02 September 2019
Island hopping from
Corfu to Antipaxos and
Paxos in the Ionian Sea
‘Island Hopping’ is one of the popular images of a holiday in the sun in Greece. This is more difficult on a holiday in Crete, which has a small number of offshore islands but is not part of an extended archipelago.
Island hopping is more adventurous from other bases, such as the Dodecanese in the eastern Aegean, the Cyclades, which include Santorini and Mykonos, and the Ionian Islands off the western coast of mainland Greece.
On previous visits to this part of Greece, I have enjoyed island hopping in the southern parts of the Ionian Islands, travelling between Zakynthos, Kephalonia and Ithaki. But during these two weeks which I am spending in Corfu, I have also spent a day visiting the paired islands of Paxos and Antipaxos.
Together, Paxos or Paxi and Antipaxos or Antipaxoi (Παξοί και Αντίπαξοι) together form the smallest island group in the Ionian Islands, and their collective name in Greek is a plural form. Until local government reforms in 2006, the province of Paxoi (Επαρχία Παξών), including Paxos and Antipaxos, was one of the provinces in the Corfu Prefecture. But this was abolished in 2006.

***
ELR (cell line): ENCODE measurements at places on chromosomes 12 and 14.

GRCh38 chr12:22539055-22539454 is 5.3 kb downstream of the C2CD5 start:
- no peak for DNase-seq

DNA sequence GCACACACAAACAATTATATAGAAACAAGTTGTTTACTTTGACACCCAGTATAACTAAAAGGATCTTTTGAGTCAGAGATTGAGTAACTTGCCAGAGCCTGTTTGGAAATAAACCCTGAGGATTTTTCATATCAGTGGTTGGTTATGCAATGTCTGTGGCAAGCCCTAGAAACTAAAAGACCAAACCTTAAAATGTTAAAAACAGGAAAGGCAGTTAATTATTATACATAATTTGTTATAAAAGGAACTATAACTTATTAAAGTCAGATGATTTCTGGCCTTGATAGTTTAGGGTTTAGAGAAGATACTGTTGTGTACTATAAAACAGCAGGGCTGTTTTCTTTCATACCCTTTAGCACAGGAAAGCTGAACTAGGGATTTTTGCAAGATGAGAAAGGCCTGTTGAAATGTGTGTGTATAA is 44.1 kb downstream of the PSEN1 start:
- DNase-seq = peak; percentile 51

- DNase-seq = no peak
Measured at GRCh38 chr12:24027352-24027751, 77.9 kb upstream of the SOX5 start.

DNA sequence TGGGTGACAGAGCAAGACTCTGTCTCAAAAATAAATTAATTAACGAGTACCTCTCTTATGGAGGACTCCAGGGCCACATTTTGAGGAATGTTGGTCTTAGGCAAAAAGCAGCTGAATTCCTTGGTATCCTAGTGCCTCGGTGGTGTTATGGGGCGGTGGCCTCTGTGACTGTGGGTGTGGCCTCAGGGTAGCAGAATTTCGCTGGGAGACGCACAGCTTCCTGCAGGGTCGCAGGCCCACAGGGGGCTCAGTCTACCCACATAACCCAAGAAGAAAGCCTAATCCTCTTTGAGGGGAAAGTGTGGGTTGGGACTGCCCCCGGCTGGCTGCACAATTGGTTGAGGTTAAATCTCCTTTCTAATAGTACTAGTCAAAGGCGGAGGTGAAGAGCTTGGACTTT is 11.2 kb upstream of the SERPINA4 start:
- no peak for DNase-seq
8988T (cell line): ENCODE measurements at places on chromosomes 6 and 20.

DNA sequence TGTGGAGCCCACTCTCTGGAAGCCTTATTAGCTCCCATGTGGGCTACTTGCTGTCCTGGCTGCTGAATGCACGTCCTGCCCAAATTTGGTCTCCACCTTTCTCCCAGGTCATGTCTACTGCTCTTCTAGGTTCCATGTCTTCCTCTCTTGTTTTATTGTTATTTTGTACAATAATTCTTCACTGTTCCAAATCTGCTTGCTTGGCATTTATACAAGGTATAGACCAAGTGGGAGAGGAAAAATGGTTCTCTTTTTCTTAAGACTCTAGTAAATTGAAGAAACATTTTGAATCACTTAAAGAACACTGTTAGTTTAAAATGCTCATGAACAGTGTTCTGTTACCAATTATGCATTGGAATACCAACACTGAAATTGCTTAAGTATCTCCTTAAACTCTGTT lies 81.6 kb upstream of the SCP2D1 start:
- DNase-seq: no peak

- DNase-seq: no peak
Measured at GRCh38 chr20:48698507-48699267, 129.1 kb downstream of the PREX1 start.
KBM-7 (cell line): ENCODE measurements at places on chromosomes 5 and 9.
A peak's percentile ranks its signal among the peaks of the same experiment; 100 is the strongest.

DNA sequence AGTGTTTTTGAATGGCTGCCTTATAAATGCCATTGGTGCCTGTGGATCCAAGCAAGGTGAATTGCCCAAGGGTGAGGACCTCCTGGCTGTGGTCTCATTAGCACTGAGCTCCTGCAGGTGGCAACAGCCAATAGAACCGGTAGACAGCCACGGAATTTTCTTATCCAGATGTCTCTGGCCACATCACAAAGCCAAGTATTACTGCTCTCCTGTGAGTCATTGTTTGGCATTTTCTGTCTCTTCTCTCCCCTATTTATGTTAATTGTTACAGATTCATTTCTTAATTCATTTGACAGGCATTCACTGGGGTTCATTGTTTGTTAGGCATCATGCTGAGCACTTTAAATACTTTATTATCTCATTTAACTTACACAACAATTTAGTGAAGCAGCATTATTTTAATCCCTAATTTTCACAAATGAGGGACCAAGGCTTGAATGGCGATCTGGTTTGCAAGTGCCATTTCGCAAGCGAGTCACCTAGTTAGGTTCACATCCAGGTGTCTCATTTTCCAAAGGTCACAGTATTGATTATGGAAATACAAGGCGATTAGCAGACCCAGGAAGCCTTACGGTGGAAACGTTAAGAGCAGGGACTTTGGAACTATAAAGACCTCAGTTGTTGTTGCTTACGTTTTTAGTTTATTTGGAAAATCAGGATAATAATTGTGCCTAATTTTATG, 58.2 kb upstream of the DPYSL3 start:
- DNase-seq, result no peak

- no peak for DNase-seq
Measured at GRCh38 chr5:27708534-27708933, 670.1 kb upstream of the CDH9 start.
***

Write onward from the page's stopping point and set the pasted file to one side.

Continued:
Today, these islands together form the municipality of Paxoi, which has an area of 30,121 sq km. Paxos is the largest of the islands, with a surface area of 76 sq km or just under 30 square miles. It is about 13 km long, 5 km wide and tipped up towards the west.
In Greek mythology, Poseidon created the island of Paxos by striking Corfu with his trident, making a place of peace and quiet for himself and his wife Amphitrite.
Paxos may have been inhabited from prehistoric times, but the Phoenicians are the first recorded settlers on the island. The name of Paxos is said to be derived from Pax, referring to the trapezoidal shape of the island.
The Battle of Paxos was fought between the ancient Greek and Illyrian fleets during the First Illyrian War in 229 BC. The battle is described by Polybius, the Greek historian of the Hellenistic period, whose great work The Histories covered the period of 264 BC to 146 BC (see The Histories, Book 2, Chapter 2).